Home > E-maristes > Marist Bulletin > Number 173 (24.12.2004)

Wherever you go

Rule of Life of the Marist Brothers



Social networking

Marist Brothers

RSS YouTube FaceBook Twitter



Calls of the XXII General Chapter


Archive of updates


Marist Calendar

18 June

St. Elizabeth of Schoenau
1900: the first Brothers leave for Bom Principio, Brazil

Marist Calendar - June

Marist Bulletin - Number 173


Remarks about Christmas 2004

Download WORD

What a surprise that first Christmas must have been! Jesus Christ, the long awaited Messiah, Savior, and source of deliverance for the Jewish people, slipped into our world almost unnoticed. It never dawned on Mary and Joseph to call the press of their day; no committee of VIPs gather to greet him; there were no bands, nor fanfare such as a special commemorative stamp printed in his honor. His parents simply did what anyone on a journey does when faced with an event as momentous as the birth of a child: they made due with what was at hand. And so, some local shepherds, a few farm animals, and the darkness that is so much a part of night in any stable welcomed the Son of God into a troubled world.

And thus the story began to unfold. We know its details well. Jesus was reared in an occupied country; his parents were refugees for a time. As a boy he must have lived much the same life as other young people of his day. But there were moments in his journey that would have made anyone wonder. For example, all this strange talk of being about his Father’s business? Wasn’t his father Joseph, the carpenter? Stop for a moment, too, and recall his reaction to his mother’s request that he help their hosts during the wedding at Cana. His words were a bit sharp to say the least: “Woman, what is that to you or to me?”

Do all these details about the life of Jesus, though, really make any difference in your life or mine? Many of us insist that Jesus Christ is the center and passion of our life. But what does that actually mean and what evidence exists to support our contention.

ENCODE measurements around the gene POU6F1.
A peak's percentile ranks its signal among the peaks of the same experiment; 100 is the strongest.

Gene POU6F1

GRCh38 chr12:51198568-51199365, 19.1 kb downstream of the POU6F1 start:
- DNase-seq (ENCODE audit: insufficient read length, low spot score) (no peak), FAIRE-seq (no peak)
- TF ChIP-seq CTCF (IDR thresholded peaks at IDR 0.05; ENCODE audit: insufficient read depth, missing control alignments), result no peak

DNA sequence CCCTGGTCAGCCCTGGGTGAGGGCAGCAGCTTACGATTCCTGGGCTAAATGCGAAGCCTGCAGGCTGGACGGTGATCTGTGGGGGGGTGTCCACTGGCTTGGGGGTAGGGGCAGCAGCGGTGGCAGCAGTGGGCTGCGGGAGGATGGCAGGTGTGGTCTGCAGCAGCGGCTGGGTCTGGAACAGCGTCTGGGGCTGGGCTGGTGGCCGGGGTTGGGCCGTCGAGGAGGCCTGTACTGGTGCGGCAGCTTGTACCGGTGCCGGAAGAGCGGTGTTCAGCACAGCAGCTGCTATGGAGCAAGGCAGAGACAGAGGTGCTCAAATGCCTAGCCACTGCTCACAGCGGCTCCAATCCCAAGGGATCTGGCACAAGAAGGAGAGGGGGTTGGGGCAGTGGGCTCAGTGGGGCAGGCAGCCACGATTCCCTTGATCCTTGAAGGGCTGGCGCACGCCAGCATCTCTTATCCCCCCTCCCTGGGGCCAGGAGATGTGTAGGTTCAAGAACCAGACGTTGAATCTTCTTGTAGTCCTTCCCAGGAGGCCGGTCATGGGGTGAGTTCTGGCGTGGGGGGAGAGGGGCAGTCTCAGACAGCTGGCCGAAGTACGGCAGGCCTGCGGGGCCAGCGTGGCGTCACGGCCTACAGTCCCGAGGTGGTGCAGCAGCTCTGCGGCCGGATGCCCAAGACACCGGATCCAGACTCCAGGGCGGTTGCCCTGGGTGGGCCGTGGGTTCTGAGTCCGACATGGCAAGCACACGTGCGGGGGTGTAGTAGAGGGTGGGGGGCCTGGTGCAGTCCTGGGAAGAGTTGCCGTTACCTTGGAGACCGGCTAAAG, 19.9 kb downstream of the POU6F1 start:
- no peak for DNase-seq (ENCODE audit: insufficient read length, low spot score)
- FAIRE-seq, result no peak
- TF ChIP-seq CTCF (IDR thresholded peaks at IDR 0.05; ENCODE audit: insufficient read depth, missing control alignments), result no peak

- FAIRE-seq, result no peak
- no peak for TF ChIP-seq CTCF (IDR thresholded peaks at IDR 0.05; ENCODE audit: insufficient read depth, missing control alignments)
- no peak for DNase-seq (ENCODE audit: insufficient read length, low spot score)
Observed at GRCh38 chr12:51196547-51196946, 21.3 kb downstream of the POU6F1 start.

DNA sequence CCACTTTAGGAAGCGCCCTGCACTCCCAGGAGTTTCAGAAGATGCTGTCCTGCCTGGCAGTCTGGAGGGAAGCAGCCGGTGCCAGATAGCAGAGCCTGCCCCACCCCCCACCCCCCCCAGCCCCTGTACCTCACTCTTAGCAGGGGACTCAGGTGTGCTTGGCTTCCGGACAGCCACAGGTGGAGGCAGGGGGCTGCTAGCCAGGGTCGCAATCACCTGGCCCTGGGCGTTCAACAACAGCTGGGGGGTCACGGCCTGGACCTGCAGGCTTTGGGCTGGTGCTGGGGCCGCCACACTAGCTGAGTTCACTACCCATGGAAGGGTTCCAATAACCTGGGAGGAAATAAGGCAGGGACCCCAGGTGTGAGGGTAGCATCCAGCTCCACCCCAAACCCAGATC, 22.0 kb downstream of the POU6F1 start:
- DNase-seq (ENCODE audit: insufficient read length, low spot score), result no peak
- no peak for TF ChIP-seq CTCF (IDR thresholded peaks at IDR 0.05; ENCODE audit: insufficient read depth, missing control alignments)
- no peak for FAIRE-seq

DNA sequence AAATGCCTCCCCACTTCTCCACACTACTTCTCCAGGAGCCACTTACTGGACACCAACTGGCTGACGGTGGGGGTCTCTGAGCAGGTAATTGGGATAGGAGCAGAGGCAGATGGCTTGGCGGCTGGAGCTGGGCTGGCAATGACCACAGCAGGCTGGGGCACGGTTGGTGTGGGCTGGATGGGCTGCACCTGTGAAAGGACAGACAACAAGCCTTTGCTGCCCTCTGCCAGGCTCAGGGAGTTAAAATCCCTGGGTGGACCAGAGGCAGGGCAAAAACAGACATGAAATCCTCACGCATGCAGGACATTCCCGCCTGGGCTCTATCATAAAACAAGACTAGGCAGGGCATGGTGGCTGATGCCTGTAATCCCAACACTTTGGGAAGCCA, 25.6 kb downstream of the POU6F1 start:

Jesus, after all, never ceased to surprise his contemporaries; he continues to do the same to us today. He was, for example, a disappointment to the powers that be of his day. They expected a conquering King; a Suffering Servant came in his stead. As an itinerant preacher his very life challenged their ways of thinking and living.

Position was unimportant to him; laws that placed undue burdens on people and crushed their spirit had no place in his way of thinking. Though he was at home in the houses of the wealthy, his heart was with the poor. He came to change the hearts of us all, but spent his best efforts on behalf of sinners, prostitutes, tax collectors. But still, we are left with this question: what does “having a passion for Jesus Christ” actually mean, today in the everydayness of your life and mine?
The life of Mary gives us an answer. Have you ever wondered about her thoughts on the night Jesus was born? Luke tells us that Gabriel’s message nine months earlier had disturbed her; we might go so far as to say that it was unwelcome, even frightening news. After all, she was a young Jewish woman with plans to marry; she had a life ahead of her that did not include originally all that God appeared to have in mind.

Mary was willing, though, to turn her life around and to respond to God’s invitation with courage and uncertainty. “Let it be done unto me according to your word,” was the way she put it.

Are you and I willing to do the same today: change our hearts, change our plans, change our way of acting and living so as to give God a central place in our life? And not a God who is of our own making, but one whom we often do not understand and at times cannot find.

Marcellin’s reliance on the presence of God was his way of repeating Mary’s “yes” at the Annunciation. And continuing up until today, those of us who claim his charism as our own should never cease to pray for the grace of a change of heart so as to be like our founder, and to imitate Mary.

About a year ago, I received a letter from one of our novices. He was writing shortly after I had visited his novitiate. In his message I read the following words: “Seán, during your visit here last week, you asked a question that I could not answer readily. You asked what was most challenging personally to each of us during these novitiate years. I have given that question a lot of thought the past few days and I must say that the greatest challenge I face at the moment and the grace for which I pray is this one: To become free enough to fall in love with God.”

Let his pray be ours this Christmas season: To become free enough to fall in love with God. For in so doing, we may come to understand what it means to have a passion for Jesus Christ and his Good News.

A blessed and happy Christmas to all.


5574 visits